When it comes to raising their children, our sons and daughters are not perfect. Or maybe they are but their spouses have too heavy or light a hand. Correcting behavior or disciplining their children is a touchy business and when we get to see it up close and personally, we may not like it. We may even think they are taking the wrong approach--either too tough or not tough enough. We worry about our grandkids' pysches.
We need to get over it. When it comes to general advice, our kids rarely want to hear from us if they haven't asked. Child-raising advice doubles the ante. We can't win by butting in or making suggestions later.
Philip Galanes of Social Q's may or may not have to live with the zipped-shut mouth within his own family but he gives similar council more elegantly and with more practicality than I do. Here's his answer to a woman whose daughter-in-law yelled at and, from the grandmother's perspective, belittled her 17-year-old son during a family meal. After the event, the woman offered her daughter-in-law what she described as "some advice you can take or leave.” Result: daughter- in- law will no longer take her calls.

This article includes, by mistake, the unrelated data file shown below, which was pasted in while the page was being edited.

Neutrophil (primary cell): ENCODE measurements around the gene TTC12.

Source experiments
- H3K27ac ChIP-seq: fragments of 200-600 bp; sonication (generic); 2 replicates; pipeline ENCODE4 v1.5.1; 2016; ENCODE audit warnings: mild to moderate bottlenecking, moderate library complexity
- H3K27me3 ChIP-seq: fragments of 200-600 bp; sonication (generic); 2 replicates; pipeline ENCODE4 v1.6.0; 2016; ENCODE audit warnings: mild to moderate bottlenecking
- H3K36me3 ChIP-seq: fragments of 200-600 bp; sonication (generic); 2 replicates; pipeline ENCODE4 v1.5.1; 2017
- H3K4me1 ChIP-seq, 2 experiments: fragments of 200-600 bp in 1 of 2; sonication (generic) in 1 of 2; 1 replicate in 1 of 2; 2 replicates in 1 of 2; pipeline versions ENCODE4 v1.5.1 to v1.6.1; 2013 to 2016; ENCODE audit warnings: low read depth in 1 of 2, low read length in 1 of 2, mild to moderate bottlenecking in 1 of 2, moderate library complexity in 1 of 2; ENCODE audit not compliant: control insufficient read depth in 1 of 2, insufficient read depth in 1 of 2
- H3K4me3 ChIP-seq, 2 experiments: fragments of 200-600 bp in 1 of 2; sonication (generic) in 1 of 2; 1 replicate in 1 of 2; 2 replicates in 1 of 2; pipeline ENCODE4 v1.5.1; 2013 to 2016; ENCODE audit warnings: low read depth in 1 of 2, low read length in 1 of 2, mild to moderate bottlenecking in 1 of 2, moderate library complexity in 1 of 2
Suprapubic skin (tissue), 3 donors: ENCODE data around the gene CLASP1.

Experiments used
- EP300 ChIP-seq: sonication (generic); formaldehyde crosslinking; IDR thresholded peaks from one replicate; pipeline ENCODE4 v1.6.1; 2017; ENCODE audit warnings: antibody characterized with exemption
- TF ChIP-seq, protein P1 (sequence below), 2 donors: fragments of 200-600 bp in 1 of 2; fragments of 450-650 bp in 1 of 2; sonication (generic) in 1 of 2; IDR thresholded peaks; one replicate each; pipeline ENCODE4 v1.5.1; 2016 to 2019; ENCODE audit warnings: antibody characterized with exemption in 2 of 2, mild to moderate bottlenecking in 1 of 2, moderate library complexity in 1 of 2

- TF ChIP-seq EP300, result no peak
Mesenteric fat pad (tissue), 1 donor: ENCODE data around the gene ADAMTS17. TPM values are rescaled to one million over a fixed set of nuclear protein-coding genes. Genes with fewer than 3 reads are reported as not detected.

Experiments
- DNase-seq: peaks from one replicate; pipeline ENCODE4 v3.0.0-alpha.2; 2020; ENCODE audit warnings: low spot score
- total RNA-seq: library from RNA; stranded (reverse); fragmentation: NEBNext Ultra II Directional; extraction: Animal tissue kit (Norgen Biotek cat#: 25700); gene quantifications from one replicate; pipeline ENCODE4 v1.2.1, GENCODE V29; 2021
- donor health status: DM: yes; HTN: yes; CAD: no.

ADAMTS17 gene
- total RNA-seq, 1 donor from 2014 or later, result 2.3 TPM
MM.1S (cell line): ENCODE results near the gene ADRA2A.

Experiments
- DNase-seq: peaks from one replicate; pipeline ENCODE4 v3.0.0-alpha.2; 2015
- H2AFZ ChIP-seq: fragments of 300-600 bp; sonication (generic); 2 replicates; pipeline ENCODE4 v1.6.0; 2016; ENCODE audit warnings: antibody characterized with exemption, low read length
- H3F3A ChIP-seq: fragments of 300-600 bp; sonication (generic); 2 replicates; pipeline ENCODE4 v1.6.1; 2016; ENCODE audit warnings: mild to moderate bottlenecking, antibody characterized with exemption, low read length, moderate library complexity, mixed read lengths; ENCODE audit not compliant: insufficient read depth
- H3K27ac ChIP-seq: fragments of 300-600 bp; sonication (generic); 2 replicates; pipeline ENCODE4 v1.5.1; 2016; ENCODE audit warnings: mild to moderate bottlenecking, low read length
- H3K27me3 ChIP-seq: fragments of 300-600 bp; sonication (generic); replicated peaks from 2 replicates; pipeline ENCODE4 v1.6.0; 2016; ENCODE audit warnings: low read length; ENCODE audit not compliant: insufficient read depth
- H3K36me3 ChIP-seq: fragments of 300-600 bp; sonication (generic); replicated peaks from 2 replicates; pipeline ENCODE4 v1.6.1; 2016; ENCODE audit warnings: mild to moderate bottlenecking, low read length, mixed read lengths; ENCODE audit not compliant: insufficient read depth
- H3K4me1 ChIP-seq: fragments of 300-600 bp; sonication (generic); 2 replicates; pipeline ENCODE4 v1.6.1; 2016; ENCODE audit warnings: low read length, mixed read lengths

After advising the writer to "Keep apologizing at regular intervals and hope for the best," Galanes offers this suggestion. It applies to all of us who have the urge to intervene when we see our grown children discipline their children and are sure we know a better way. (We may, but we've already had our shot.)
...If one person is treating another badly, the immediate need is comforting the victim, not asserting dominance over the aggressor. Better to have taken your grandson to a skateboard shop (or anyplace he likes), spoken to him kindly and let him vent. That may have done him some good and given you more context for understanding his difficulties with his mother, rather than starting a war with her that you can never win.